India calls army chief's birthday row 'unfortunate'
India on Wednesday described as "unfortunate" a lawsuit filed by the chief of its army asking for his birthday to be changed, which would allow him to remain in office for an extra year.
The defence ministry broke its silence over the development, which has led to an embarrassing clash between the government and India's 1.13-million-strong military, the fourth largest in the world.
"It is an unfortunate development and it is not a healthy precedent either for the defence ministry or the armed forces," India's junior defence minister Pallam Raju told the CNN-IBN television channel.
"It is a very sensitive issue," Raju added.
General V.K. Singh on Monday petitioned the Supreme Court asking for his birthday to be changed on official records to prevent him being forced into retirement in May.
He has asked the Court to recognise what he says is his correct birthday as May 10, 1951, making him one year younger than the age shown on government records which state his date of birth as May 10, 1950.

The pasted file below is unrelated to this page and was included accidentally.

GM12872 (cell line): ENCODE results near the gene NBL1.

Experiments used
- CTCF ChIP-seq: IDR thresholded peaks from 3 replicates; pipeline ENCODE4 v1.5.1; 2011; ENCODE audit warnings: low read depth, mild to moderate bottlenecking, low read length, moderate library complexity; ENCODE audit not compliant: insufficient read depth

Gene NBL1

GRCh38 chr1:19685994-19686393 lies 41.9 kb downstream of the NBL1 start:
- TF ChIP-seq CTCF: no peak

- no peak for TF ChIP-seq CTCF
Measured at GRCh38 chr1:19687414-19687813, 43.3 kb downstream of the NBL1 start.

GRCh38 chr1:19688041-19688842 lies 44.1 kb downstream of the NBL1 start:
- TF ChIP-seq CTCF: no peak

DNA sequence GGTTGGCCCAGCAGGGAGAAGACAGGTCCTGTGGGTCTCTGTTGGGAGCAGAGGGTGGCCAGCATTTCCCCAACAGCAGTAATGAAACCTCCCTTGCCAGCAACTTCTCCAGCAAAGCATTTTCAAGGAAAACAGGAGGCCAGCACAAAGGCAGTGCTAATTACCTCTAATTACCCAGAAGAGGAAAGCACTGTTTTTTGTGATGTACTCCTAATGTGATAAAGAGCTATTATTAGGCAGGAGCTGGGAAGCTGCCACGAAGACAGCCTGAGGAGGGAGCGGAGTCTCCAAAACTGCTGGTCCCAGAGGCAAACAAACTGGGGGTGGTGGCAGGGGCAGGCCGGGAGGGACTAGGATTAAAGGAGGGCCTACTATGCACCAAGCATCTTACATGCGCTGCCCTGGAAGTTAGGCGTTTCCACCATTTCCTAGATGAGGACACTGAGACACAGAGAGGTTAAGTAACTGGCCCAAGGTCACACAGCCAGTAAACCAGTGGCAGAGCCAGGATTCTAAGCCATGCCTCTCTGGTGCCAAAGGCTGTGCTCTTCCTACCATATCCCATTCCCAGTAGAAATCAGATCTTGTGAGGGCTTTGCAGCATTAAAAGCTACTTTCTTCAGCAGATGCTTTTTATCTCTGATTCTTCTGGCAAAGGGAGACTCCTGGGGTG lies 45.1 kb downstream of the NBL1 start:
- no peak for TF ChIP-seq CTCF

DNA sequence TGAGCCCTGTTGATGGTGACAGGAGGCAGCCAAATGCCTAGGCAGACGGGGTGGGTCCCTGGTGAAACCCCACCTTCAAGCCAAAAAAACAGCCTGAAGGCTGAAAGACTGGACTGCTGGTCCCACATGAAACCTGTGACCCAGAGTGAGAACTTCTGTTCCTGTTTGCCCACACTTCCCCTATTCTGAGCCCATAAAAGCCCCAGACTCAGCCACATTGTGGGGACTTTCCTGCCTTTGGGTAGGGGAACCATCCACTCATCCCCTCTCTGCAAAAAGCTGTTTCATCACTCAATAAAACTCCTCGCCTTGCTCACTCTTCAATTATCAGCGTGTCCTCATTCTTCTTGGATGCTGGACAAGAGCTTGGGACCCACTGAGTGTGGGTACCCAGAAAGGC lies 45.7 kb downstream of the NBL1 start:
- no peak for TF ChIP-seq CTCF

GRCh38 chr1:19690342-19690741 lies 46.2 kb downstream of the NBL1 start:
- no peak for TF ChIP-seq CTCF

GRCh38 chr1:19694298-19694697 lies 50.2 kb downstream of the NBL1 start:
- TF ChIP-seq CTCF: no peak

Indian government employees must retire at 62.
The defence ministry has previously rejected Singh's claim twice, citing the date marked on his documents when he entered the army.
The government has indicated it will fight the legal case and has filed a submission to the Supreme Court asking it not to issue any ruling in the case without hearing its arguments.
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